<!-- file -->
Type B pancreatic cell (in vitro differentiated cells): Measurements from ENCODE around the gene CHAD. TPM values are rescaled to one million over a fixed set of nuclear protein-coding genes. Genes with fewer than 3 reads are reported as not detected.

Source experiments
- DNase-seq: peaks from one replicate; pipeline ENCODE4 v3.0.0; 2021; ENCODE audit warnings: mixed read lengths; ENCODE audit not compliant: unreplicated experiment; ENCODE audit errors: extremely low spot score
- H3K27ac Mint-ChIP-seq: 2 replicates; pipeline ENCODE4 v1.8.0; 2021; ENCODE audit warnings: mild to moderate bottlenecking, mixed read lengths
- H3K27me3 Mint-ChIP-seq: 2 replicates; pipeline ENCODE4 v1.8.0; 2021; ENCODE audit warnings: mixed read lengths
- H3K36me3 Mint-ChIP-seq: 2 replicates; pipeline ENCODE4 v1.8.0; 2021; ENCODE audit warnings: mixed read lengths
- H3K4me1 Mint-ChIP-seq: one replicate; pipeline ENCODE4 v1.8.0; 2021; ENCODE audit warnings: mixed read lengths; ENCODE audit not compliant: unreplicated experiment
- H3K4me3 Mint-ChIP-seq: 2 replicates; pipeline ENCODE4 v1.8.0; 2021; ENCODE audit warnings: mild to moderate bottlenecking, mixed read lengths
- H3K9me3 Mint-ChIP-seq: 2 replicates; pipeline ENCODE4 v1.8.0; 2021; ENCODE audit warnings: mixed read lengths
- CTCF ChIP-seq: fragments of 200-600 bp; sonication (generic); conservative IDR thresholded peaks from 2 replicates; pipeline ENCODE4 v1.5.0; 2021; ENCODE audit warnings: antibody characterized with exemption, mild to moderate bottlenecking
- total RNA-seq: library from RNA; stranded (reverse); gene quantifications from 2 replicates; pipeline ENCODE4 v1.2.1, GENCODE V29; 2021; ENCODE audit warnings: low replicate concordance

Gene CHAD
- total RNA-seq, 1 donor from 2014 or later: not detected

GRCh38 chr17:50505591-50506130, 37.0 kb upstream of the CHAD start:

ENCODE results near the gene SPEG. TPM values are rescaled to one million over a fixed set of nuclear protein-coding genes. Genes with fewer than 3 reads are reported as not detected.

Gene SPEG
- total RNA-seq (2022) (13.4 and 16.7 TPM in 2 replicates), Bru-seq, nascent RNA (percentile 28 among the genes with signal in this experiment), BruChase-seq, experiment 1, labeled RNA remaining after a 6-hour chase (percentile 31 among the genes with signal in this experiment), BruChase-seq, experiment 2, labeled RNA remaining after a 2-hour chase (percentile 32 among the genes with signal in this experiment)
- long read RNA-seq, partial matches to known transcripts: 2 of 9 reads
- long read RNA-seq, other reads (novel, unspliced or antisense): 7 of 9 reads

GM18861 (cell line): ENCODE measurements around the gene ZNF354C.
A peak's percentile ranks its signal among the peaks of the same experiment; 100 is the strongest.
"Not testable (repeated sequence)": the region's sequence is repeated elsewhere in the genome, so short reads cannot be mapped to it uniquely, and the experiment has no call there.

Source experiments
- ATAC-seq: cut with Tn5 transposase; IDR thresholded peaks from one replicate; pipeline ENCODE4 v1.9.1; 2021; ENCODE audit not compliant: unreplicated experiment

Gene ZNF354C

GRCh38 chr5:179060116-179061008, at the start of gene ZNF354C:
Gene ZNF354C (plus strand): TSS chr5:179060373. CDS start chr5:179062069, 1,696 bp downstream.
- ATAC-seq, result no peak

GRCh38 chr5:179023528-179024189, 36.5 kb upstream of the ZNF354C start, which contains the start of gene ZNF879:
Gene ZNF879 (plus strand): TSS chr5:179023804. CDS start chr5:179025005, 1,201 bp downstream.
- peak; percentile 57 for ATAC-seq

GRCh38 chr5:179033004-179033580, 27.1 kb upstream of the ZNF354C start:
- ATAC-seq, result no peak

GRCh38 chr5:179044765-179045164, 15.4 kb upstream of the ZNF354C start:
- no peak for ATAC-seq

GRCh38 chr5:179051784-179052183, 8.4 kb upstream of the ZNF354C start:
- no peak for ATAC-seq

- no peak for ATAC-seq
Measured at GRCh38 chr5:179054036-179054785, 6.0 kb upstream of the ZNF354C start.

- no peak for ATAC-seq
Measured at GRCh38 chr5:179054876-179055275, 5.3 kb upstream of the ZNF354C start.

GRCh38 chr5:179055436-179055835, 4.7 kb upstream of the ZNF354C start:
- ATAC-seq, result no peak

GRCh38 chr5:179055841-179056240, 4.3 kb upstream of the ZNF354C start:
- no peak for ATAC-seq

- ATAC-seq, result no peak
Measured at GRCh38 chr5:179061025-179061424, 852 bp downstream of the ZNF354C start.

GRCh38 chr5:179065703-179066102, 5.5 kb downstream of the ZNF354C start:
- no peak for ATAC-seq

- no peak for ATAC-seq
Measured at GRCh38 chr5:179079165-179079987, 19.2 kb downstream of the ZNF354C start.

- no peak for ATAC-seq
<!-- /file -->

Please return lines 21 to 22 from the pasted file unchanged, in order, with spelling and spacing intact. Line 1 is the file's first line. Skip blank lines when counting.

A peak's percentile ranks its signal among the peaks of the same experiment; 100 is the strongest.
"Not testable (repeated sequence)": the region's sequence is repeated elsewhere in the genome, so short reads cannot be mapped to it uniquely, and the experiment has no call there.